EGU 2012 Session on Implications of Mountain Resort Development

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EGU 2012 Session on Implications of Mountain Resort Development

Carmen de Jong-2
Dear Colleagues,

we would like to invite you to participate at the following interdisciplinary event of the Hydrological Sciences Division at the forthcoming meeting of the EGU (European Geosciences Union) which will take place over half a day in Vienna between the 22 - 27 April 2012.

HS5.9 Hydrological, Ecological, Geomorphic and Economic Implications of Mountain Resort Development (co-listed in Geomorphology, Cryosphere and Natural Hazards)

HS5 Water Management, Operations and Control

Convened by: Carmen de Jong (University of Savoy, France) and Beverley Wemple (University of Vermont, USA)

Mountain regions throughout the world face intense development pressures.  Although a considerable body of research has documented the effects of traditional forms of mountain development, particularly deforestation and abandonment of agriculture on watershed processes, less attention has been paid to the implications of resort development in mountain settings on hydrological, ecological, geomorphic and economic processes.  Resort development in these ecologically sensitive and dynamic geomorphic settings has multiple impacts since it:

- increases impervious cover through ski run grooming and urbanization
- accelerates erosion, landslides and debris flows on ski runs, lift tracks, roads, around
  reservoirs and pipelines for artificial snow production
- introduces exogenous water and pollutant inputs
- introduces new organisms and minerals to the landscape  
- causes water deficits due to water export away from catchments
- alters natural drainage networks by dissecting moraines and rock glaciers and diverting
  water for artificial snow production, swimming pools and household consumption
- triggers water scarcity and water conflicts with other uses such as drinking water

Wide-spread technical adaptation to climate change, mainly into higher altitudes and over longer time periods, is intensifying these impacts.  Their economic implications, such as increasing energy and water costs for the maintenance or enlargement of mountain resorts, ski runs, lift capacity and artificial snow production require consideration.  For this session, we invite papers that explore any aspect of the hydrological, ecological, or geomorphic or economic implications of mountain resort development, drawn from observations, empirical or modeling studies.  Cross-cutting themes are particularly welcome. We also welcome contributions that document the extent of resort development or expansion in diverse geographic settings and contributions that explore the policy implications of resort development on sustainable water supplies for mountain regions and downstream communities. Contributions from scientists as well as local stakeholders, environmental organizations and resort operators are welcome.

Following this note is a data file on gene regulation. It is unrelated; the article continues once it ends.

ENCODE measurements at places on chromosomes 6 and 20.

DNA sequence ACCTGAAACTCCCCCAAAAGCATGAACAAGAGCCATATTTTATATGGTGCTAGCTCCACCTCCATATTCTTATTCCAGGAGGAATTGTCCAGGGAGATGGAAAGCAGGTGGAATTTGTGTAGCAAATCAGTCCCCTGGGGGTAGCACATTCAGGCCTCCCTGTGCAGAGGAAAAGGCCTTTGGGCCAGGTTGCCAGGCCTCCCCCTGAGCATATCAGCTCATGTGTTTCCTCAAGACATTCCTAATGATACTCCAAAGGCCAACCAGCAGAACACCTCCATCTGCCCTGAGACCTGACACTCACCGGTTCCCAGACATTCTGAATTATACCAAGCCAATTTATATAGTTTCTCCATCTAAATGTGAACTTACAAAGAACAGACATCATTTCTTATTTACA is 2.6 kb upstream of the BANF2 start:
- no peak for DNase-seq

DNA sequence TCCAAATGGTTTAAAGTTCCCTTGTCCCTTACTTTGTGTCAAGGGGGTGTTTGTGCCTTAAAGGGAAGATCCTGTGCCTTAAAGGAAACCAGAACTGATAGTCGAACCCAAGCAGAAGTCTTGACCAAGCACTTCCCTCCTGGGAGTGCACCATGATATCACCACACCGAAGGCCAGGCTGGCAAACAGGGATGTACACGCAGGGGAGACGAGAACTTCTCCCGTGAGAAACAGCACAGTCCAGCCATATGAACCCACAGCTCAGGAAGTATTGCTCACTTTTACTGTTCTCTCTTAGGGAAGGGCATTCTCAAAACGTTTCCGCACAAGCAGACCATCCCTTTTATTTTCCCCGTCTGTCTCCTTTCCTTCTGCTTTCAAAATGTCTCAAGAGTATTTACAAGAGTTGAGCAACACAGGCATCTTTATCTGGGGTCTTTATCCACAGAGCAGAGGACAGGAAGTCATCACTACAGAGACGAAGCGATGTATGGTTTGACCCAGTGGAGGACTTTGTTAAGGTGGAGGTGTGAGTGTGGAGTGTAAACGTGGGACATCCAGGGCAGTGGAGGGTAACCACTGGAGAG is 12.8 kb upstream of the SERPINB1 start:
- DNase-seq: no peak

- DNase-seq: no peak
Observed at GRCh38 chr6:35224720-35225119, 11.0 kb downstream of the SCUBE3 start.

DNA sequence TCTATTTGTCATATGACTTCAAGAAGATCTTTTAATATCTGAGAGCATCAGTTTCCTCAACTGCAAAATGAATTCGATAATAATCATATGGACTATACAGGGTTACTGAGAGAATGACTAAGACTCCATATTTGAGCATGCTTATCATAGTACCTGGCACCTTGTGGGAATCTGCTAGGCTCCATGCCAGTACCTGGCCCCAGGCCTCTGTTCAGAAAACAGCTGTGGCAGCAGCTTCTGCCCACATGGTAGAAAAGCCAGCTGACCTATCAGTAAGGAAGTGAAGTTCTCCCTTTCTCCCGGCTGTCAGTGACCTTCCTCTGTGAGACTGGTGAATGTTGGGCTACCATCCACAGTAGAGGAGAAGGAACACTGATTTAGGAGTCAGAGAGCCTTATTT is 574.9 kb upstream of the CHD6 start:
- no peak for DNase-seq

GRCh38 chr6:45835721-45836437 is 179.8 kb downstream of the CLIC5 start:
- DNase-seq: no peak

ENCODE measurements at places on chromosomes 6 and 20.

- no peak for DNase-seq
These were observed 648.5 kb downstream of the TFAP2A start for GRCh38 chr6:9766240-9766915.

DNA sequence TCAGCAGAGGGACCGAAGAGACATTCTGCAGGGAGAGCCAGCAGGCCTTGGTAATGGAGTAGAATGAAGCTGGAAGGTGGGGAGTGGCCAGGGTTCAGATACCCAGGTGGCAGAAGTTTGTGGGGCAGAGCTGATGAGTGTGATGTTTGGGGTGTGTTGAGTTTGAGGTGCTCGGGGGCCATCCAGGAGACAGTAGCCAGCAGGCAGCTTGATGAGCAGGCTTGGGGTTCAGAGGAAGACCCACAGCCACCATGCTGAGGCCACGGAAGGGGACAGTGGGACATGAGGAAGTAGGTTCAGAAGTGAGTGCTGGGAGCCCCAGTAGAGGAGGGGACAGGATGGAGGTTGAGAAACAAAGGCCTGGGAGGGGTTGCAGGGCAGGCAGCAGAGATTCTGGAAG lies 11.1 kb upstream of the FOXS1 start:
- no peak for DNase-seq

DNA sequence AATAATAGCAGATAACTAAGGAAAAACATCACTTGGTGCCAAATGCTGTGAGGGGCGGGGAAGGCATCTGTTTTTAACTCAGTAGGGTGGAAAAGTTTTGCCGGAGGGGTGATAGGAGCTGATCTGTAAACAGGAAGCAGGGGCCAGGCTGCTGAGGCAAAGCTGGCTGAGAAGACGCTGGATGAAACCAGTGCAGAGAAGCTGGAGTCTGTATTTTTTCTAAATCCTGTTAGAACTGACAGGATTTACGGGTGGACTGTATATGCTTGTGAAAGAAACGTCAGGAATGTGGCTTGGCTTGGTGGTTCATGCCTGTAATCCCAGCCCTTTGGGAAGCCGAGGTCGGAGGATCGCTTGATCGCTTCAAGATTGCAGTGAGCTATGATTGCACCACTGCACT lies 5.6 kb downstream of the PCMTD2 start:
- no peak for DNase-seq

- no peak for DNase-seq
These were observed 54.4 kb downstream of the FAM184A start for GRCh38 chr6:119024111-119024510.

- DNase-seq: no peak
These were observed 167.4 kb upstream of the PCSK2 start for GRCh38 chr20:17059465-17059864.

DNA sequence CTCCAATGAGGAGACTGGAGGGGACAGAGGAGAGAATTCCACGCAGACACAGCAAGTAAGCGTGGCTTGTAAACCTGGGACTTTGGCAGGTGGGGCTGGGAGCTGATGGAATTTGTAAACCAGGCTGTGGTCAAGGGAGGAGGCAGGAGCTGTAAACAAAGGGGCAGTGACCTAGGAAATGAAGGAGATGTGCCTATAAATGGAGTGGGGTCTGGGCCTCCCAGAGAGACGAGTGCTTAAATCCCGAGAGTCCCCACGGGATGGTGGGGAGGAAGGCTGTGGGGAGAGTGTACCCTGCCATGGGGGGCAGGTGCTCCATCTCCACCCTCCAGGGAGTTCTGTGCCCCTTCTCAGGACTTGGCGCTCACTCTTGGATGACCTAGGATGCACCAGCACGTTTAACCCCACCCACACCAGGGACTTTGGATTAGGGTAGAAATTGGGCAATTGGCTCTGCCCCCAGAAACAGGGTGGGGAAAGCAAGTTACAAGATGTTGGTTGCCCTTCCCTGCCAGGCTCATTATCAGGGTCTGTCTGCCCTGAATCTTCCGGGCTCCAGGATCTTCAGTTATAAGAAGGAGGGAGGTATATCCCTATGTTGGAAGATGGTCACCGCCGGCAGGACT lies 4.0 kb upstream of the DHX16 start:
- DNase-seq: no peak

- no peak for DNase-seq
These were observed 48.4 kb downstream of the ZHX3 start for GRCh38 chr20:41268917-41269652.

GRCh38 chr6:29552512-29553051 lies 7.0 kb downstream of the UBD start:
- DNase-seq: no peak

The deadline for online abstract submission is 17th January 2012. More information can be found under:
Click on "abstract submission" (top left) to enter your contribution.

Please watch, the deadline for Financial Support Applications together with your abstract is 15th December 2011:

The session can also be found under "Call for papers" - Hydrological Sciences -

If you have any problems, please don't hesitate to contact us.

We look forward to your contributions.

Best regards from

Carmen and Beverley

Carmen de Jong
Mountain Centre
University of Savoy
73776 Le Bourget du Lac
e-mail: [hidden email]

Beverley Wemple
Department of Geography
University of Vermont
Burlington, VT 05405
e-mail: [hidden email]

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